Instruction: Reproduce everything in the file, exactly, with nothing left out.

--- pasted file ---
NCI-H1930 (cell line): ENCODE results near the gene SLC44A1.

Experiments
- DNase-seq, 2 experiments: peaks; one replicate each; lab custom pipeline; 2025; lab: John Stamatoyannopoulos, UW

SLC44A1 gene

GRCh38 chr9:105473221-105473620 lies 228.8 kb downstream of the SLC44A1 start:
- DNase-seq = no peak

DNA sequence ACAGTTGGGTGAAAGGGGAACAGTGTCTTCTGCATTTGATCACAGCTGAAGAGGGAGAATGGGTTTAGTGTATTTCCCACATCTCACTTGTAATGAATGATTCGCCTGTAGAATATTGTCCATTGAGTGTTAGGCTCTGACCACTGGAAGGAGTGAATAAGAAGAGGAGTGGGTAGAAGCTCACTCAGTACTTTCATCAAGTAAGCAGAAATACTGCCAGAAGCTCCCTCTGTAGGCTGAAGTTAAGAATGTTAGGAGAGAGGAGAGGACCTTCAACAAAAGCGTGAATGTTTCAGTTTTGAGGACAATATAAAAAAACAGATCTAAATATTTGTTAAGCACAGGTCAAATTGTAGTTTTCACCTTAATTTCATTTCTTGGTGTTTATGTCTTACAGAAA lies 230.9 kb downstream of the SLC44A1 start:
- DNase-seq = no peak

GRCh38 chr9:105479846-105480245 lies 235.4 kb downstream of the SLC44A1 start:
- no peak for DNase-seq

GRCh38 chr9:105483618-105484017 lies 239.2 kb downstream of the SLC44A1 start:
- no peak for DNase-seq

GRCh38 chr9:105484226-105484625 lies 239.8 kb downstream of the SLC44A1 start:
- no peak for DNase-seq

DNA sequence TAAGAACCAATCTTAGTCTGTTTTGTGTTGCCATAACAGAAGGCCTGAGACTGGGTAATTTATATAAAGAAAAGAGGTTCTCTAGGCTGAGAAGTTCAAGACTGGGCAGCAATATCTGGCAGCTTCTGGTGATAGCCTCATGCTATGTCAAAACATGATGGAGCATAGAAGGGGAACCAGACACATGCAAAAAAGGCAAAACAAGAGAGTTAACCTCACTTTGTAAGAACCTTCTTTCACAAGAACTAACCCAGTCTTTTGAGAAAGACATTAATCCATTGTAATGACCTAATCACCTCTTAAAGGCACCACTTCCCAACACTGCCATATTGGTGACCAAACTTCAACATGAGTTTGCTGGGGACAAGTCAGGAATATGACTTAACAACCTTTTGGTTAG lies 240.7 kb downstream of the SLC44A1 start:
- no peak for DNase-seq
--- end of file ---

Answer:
NCI-H1930 (cell line): ENCODE results near the gene SLC44A1.

Experiments
- DNase-seq, 2 experiments: peaks; one replicate each; lab custom pipeline; 2025; lab: John Stamatoyannopoulos, UW

SLC44A1 gene

GRCh38 chr9:105473221-105473620 lies 228.8 kb downstream of the SLC44A1 start:
- DNase-seq = no peak

DNA sequence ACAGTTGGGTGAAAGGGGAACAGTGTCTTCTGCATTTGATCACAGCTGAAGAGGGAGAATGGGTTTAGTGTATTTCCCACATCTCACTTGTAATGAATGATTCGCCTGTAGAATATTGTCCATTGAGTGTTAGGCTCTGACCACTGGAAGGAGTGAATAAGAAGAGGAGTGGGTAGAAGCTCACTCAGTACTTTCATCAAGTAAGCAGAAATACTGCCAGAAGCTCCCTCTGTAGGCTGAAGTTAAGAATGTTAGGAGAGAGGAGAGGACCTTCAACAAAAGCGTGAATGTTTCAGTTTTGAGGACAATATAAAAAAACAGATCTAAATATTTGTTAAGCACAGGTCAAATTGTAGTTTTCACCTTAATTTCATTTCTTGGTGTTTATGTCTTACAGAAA lies 230.9 kb downstream of the SLC44A1 start:
- DNase-seq = no peak

GRCh38 chr9:105479846-105480245 lies 235.4 kb downstream of the SLC44A1 start:
- no peak for DNase-seq

GRCh38 chr9:105483618-105484017 lies 239.2 kb downstream of the SLC44A1 start:
- no peak for DNase-seq

GRCh38 chr9:105484226-105484625 lies 239.8 kb downstream of the SLC44A1 start:
- no peak for DNase-seq

DNA sequence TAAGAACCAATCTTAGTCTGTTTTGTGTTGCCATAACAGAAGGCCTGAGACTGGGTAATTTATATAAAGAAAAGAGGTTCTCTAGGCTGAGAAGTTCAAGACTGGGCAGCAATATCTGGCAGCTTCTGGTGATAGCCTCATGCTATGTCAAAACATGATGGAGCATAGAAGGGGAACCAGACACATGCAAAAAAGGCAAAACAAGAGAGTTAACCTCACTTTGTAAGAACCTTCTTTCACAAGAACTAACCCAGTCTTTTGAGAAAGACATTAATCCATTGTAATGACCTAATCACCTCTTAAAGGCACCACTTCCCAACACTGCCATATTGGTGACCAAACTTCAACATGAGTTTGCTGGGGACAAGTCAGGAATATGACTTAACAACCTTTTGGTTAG lies 240.7 kb downstream of the SLC44A1 start:
- no peak for DNase-seq